Why does my apnea–hypopnea index (AHI) change?
Recently, a CPAP patient messaged us on Facebook that over the previous week her apnea–hypopnea index (AHI) had fluctuated between 1.9 and 5. (See the definition of AHI and other sleep apnea terms.) She said she hadn’t had a “5” in 10 years, but now they were coming every other night even though her CPAP machine was reporting a good mask fit each morning. Concerned, she asked if it’s normal for AHI to go up and down from night to night.
The short answer is: Yes; it is normal for AHI to vary within reason. An AHI less than 5 is considered normal, and some patients with severe sleep apnea may be told by their doctor that they can accept even higher numbers so long as they’re feeling more rested each morning, experiencing fewer symptoms and their AHI is progressively decreasing.
If your AHI was stable, but is suddenly increasing over the past few days or weeks, you should report this to your equipment provider and/or sleep specialist.
Causes of rising AHI
In the case of our Facebook messenger, her AHIs fluctuating between 1–5 was normal and still within a safe range. If your nightly AHIs are rising above what’s considered safe, you may be experiencing:
Mask leak: If air is escaping your CPAP mask, you’re not getting all the air pressure you need to keep your airway open. The three most common causes of mask leak are a poorly fitting mask, inadequate cleaning or mouth leak (often experienced by patients on bilevel machines and mouth breathers currently using a nasal pillows or nasal mask). Here are some common fixes to each of these causes.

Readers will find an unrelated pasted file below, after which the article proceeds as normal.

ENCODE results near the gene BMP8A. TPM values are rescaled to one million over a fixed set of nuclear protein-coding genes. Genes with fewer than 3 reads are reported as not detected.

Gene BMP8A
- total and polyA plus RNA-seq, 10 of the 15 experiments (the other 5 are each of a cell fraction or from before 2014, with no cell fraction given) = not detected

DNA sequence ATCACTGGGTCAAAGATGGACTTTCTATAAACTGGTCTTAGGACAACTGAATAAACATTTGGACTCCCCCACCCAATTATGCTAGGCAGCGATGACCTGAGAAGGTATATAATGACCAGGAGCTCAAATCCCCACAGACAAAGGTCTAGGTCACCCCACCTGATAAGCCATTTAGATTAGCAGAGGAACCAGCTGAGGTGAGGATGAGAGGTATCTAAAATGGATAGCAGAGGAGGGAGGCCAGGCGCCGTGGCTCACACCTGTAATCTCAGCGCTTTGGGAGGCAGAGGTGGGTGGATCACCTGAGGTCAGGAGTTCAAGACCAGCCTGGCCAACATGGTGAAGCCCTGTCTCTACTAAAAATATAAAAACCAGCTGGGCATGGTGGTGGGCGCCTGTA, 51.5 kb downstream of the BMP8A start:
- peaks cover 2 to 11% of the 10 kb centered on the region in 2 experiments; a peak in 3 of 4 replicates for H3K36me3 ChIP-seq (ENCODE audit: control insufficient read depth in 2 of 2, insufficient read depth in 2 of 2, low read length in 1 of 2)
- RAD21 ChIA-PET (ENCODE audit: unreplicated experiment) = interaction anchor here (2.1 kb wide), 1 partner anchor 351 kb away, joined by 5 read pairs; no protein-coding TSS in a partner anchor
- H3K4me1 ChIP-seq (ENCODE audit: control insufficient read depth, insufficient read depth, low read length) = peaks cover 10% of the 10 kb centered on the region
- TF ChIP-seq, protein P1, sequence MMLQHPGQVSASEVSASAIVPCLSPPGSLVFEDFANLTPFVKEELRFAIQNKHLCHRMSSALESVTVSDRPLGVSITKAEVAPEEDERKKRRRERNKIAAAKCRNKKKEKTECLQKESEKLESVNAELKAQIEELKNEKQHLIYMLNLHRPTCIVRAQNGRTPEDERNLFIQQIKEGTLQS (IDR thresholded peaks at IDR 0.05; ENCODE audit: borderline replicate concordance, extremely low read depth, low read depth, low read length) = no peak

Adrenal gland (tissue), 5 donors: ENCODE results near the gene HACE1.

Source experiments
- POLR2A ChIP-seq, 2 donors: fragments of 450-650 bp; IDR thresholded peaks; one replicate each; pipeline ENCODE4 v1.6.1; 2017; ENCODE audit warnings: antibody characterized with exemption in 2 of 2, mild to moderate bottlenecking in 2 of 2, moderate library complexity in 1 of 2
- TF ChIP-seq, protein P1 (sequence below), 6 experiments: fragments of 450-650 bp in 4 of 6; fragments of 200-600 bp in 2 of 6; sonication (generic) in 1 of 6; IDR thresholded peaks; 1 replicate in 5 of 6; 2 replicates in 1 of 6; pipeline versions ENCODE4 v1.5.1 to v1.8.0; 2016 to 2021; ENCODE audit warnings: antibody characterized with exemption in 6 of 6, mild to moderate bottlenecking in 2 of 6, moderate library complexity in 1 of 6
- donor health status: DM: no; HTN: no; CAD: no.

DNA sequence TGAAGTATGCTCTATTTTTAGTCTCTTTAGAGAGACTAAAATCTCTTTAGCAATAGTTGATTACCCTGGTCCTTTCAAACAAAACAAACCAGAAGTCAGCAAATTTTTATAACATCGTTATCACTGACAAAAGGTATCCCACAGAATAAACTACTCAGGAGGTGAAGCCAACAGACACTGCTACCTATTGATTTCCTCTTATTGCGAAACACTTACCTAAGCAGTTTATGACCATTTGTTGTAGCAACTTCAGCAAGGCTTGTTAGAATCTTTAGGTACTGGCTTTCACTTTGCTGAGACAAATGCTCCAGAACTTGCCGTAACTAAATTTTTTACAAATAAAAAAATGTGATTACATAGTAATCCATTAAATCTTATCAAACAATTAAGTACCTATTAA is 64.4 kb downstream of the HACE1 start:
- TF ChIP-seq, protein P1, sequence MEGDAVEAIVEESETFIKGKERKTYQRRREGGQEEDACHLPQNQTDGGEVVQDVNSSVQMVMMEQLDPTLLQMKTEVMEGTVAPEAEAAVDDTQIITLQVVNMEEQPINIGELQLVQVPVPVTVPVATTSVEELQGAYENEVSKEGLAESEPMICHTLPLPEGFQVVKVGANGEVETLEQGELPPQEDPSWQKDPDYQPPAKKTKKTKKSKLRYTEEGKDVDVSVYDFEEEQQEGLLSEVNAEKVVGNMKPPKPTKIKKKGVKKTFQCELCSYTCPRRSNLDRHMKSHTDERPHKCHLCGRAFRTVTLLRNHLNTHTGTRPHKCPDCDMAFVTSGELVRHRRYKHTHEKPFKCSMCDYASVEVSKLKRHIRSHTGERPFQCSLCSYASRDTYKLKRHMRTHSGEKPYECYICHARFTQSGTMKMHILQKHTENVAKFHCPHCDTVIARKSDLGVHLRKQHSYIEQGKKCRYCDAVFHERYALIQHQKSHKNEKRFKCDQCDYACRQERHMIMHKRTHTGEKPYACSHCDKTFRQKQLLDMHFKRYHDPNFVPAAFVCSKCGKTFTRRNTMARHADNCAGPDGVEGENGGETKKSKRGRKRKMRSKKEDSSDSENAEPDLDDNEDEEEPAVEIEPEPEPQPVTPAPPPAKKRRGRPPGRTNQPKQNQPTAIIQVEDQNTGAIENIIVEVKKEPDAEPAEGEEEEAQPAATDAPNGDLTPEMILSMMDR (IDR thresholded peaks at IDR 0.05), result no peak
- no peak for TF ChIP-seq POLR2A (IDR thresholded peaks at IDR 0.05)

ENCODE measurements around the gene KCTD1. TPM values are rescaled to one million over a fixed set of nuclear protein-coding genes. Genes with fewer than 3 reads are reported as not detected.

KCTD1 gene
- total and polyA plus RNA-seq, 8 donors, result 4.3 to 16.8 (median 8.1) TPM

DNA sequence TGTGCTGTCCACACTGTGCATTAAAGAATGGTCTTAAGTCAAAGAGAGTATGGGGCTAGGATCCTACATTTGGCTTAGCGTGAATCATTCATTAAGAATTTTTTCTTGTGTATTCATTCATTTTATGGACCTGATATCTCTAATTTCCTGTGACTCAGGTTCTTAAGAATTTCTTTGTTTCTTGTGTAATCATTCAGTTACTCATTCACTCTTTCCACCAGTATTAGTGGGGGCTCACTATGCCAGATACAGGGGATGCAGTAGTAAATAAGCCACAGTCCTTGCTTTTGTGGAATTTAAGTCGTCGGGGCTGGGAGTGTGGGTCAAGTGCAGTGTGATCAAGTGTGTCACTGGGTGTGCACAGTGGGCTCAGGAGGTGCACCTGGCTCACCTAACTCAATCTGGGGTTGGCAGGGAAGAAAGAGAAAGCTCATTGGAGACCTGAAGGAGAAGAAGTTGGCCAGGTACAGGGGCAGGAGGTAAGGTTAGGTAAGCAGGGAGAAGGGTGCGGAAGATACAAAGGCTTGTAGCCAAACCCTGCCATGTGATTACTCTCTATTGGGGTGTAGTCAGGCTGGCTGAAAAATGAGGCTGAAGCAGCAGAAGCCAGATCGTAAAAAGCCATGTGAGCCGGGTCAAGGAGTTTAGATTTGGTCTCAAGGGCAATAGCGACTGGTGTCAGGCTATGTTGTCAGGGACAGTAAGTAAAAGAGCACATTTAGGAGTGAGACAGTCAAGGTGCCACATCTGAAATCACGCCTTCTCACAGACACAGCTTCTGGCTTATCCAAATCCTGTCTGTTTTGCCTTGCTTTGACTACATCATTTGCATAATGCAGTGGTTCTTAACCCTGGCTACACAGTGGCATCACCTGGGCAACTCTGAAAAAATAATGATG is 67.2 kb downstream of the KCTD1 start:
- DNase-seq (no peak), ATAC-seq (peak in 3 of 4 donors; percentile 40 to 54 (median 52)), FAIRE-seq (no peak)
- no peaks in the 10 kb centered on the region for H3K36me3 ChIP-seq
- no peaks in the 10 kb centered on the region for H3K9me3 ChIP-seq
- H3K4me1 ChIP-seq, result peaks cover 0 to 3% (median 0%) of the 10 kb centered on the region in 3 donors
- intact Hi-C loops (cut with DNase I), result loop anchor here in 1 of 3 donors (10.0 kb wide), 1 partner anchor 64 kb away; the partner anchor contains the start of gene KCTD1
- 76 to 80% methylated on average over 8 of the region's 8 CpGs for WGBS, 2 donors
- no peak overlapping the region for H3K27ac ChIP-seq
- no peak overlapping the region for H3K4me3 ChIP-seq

Mask off events: It’s common for some people to remove their mask during the night, either consciously or unconsciously, due to the initial foreign feeling or discomfort of wearing a mask. If your CPAP machine is reporting this happening or you suspect that it is, don’t worry, but do talk to your doctor about ways to reduce these events.
Alcohol, medicine and other drugs: The periodic use of certain medication, alcohol or narcotics may cause your AHI to go up. Ask your doctor if anything you’re taking could be causing your fluctuation, and how you can compensate for it.
Central or complex sleep apnea: A rising AHI could also be a sign that while CPAP is treating your obstructive apneas, your brain might not always be telling your body to breathe. This can cause central sleep apneas, “central” because they’re caused by a dysfunction in the central nervous system, not a physical obstruction. Most newer CPAP machines will report if you’re experiencing central apneas, but it takes a specific type of machine to treat them. If your machine is reporting central apneas or you can’t identify what is causing your rising AHI and reverse the trend, talk to your doctor or equipment provider as soon as possible.
If you’ve suddenly experienced higher AHIs, what was the cause, and how did you get them back down? (If you have concerns about your AHI, be sure to talk with your doctor before taking any action.)
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